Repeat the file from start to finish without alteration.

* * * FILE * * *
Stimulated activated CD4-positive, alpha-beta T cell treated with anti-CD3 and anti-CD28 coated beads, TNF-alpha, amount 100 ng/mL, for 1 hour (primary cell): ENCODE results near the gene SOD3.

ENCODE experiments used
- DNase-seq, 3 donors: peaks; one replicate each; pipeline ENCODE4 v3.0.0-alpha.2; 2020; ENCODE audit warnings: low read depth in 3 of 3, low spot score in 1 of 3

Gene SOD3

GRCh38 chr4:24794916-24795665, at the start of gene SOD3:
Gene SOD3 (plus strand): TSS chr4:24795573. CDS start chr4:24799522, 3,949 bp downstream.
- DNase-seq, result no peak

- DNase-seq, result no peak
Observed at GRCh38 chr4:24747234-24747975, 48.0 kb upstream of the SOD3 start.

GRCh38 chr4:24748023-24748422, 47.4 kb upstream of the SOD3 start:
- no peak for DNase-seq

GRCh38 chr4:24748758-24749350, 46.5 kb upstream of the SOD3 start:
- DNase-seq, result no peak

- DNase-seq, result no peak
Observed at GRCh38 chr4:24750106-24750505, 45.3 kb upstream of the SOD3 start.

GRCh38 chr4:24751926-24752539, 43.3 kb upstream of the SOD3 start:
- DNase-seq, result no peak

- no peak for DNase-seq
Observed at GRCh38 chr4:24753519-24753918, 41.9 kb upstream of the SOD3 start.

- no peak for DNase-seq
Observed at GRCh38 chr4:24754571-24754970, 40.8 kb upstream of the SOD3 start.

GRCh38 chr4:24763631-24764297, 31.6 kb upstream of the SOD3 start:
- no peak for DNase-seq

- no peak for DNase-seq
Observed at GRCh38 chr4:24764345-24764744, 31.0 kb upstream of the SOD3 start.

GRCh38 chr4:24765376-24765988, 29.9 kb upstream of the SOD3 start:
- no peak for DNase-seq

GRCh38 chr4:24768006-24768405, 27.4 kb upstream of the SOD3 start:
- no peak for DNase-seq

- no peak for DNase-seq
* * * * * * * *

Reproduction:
Stimulated activated CD4-positive, alpha-beta T cell treated with anti-CD3 and anti-CD28 coated beads, TNF-alpha, amount 100 ng/mL, for 1 hour (primary cell): ENCODE results near the gene SOD3.

ENCODE experiments used
- DNase-seq, 3 donors: peaks; one replicate each; pipeline ENCODE4 v3.0.0-alpha.2; 2020; ENCODE audit warnings: low read depth in 3 of 3, low spot score in 1 of 3

Gene SOD3

GRCh38 chr4:24794916-24795665, at the start of gene SOD3:
Gene SOD3 (plus strand): TSS chr4:24795573. CDS start chr4:24799522, 3,949 bp downstream.
- DNase-seq, result no peak

- DNase-seq, result no peak
Observed at GRCh38 chr4:24747234-24747975, 48.0 kb upstream of the SOD3 start.

GRCh38 chr4:24748023-24748422, 47.4 kb upstream of the SOD3 start:
- no peak for DNase-seq

GRCh38 chr4:24748758-24749350, 46.5 kb upstream of the SOD3 start:
- DNase-seq, result no peak

- DNase-seq, result no peak
Observed at GRCh38 chr4:24750106-24750505, 45.3 kb upstream of the SOD3 start.

GRCh38 chr4:24751926-24752539, 43.3 kb upstream of the SOD3 start:
- DNase-seq, result no peak

- no peak for DNase-seq
Observed at GRCh38 chr4:24753519-24753918, 41.9 kb upstream of the SOD3 start.

- no peak for DNase-seq
Observed at GRCh38 chr4:24754571-24754970, 40.8 kb upstream of the SOD3 start.

GRCh38 chr4:24763631-24764297, 31.6 kb upstream of the SOD3 start:
- no peak for DNase-seq

- no peak for DNase-seq
Observed at GRCh38 chr4:24764345-24764744, 31.0 kb upstream of the SOD3 start.

GRCh38 chr4:24765376-24765988, 29.9 kb upstream of the SOD3 start:
- no peak for DNase-seq

GRCh38 chr4:24768006-24768405, 27.4 kb upstream of the SOD3 start:
- no peak for DNase-seq

- no peak for DNase-seq